“Quality versus Quantity” is an ongoing debate online. Whether it’s followers on Twitter or fans on Facebook, the numbers seem to matter to some. When it comes to website traffic though, I think most would agree with me that quality traffic is far superior to volume anytime.
Focussed Content for Improved Engagement
Keeping focussed on your blog topics, Twitter updates or Facebook statuses will lead to website traffic that is interested in the subject you focus on. In turn that traffic should have more chance of engaging with your site, leading to higher conversion rates.
Therefore, the announcement that StumbleUpon is referring more website traffic in the US than Facebook is quite meaningless, as I will show.
They’re bouncy, trouncy, flouncy, pouncy…*
Bounce rate measures the percentage of visitors that come to your website and leave without visiting another page. Real data, below, from this site shows the bounce rate for traffic from StumbleUpon compared with Facebook.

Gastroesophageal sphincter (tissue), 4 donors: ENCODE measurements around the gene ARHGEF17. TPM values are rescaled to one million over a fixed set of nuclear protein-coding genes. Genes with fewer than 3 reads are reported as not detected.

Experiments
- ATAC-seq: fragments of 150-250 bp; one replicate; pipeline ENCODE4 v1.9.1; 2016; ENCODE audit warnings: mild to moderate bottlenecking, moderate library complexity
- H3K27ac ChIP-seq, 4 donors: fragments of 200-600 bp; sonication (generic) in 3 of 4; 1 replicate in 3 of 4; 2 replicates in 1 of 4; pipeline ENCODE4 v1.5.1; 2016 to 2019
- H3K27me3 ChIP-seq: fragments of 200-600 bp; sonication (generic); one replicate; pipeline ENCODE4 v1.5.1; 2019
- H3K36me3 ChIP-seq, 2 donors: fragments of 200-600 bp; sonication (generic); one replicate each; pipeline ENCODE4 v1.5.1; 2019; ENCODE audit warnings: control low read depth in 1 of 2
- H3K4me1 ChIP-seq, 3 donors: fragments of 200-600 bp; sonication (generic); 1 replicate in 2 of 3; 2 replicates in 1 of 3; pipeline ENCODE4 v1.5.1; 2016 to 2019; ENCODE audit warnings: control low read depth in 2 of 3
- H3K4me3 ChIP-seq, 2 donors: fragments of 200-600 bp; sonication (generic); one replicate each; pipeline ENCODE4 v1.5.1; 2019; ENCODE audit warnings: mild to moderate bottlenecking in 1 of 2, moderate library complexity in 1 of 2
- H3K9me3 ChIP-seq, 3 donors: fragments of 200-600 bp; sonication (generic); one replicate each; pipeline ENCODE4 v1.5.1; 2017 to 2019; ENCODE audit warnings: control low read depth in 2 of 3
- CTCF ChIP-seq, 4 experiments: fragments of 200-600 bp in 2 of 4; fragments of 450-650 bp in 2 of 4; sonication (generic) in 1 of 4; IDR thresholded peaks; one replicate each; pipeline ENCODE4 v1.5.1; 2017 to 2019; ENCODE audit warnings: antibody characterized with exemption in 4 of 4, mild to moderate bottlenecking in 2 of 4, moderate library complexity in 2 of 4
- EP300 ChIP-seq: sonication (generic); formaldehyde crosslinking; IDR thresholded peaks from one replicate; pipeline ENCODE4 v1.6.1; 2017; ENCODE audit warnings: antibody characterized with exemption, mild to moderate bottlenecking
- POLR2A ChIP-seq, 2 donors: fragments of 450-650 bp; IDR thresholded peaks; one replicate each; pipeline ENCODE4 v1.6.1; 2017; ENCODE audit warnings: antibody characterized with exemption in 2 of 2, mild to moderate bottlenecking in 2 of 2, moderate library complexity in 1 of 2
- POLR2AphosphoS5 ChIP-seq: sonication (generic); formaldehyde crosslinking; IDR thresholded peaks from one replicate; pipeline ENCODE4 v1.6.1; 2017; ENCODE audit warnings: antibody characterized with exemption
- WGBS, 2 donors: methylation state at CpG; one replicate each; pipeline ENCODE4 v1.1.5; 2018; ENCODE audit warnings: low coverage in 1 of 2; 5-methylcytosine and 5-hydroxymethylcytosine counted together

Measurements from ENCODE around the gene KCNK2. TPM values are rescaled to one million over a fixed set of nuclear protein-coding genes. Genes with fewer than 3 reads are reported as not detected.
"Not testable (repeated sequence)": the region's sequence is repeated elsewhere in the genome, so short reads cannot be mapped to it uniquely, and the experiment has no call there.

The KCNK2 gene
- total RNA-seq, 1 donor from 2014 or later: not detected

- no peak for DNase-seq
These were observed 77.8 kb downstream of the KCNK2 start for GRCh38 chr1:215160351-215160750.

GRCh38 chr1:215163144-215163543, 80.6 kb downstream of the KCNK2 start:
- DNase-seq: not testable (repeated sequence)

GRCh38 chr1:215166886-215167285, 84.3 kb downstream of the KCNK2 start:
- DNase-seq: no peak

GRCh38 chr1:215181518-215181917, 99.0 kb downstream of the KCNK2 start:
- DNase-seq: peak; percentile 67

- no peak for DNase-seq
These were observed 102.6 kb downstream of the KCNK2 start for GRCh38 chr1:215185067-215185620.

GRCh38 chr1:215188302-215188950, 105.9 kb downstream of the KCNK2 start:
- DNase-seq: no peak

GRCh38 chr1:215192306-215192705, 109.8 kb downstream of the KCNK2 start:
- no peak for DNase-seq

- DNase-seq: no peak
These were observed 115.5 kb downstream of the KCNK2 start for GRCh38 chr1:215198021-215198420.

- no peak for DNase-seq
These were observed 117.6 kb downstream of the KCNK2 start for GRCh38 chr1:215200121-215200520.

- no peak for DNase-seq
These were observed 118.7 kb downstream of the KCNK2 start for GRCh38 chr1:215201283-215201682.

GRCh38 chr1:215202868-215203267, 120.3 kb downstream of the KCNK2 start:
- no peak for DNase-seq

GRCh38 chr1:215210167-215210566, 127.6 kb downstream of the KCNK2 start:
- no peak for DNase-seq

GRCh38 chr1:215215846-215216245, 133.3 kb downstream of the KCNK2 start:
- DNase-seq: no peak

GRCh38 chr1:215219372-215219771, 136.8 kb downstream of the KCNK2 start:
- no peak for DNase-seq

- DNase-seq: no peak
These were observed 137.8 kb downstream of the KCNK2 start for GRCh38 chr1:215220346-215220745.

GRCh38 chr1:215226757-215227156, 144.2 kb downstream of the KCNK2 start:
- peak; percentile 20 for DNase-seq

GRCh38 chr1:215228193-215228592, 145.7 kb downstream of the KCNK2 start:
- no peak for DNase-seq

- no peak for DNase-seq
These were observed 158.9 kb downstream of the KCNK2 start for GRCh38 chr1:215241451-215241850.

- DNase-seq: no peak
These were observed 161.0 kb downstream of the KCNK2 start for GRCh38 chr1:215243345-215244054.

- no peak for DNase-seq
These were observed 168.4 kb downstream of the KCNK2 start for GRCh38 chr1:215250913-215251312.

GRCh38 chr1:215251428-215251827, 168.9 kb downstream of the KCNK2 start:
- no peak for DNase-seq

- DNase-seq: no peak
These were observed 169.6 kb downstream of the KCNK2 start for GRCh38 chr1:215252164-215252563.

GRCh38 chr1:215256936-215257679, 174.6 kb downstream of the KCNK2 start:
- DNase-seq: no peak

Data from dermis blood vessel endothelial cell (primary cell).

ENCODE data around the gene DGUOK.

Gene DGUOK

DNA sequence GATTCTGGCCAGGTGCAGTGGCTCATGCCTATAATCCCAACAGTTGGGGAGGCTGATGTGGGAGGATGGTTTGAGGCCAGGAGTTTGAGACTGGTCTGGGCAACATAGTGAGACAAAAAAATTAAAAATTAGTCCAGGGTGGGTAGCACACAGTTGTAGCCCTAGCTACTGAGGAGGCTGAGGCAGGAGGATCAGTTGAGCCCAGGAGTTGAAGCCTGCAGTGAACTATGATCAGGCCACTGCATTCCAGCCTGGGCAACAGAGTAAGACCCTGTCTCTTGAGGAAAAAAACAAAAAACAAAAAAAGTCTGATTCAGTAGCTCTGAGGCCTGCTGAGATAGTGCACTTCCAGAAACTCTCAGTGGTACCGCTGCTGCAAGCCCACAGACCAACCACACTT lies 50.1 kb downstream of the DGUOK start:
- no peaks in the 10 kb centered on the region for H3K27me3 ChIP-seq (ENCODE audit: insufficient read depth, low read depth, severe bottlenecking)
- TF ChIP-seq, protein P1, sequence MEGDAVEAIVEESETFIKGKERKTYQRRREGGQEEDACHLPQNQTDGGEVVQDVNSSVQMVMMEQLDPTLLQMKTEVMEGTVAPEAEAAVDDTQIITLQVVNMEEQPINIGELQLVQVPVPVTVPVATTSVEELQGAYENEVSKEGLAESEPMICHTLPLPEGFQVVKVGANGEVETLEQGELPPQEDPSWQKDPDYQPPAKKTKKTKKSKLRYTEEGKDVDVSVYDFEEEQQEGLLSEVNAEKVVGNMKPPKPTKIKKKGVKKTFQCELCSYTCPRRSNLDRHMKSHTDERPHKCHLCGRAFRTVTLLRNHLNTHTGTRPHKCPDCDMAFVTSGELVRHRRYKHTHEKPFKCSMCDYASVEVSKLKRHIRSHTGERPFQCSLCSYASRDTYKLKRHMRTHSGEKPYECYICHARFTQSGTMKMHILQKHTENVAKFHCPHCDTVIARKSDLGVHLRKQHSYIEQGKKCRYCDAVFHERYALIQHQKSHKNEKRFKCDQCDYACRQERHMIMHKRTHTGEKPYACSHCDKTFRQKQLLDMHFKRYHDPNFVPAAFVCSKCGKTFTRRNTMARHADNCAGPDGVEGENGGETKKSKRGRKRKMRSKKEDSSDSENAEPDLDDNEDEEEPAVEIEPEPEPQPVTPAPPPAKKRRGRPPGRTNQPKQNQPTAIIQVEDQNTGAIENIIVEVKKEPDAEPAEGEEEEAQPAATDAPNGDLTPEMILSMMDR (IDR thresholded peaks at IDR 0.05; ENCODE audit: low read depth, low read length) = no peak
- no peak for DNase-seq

As you can see most of the StumbleUpon traffic leaves almost immediately, never engaging with the site. The reason for this is that StumbleUpon traffic is forced. On the other hand much more of the Facebook traffic stays to engage with the content further.
Nature of the Beast
The very nature of how StumbleUpon works means that most of the resulting traffic is low quality. You tell StumbleUpon your areas of interest, and it attempts to deliver relevant content at a click of a button, to your screen. User engagement is low as there is a tendency to scan the loaded page, then click again for the next “Stumble”.
I see spikes in traffic from StumbleUpon every month or so, as a blog post is picked up by their system and forced in front of users. Other than bumping up my visitor rate, there is no further value.
Am I missing something, or is everyones experience of StumbleUpon referrals similar to mine?
*Lyrics from Winnie the Pooh and Tigger Too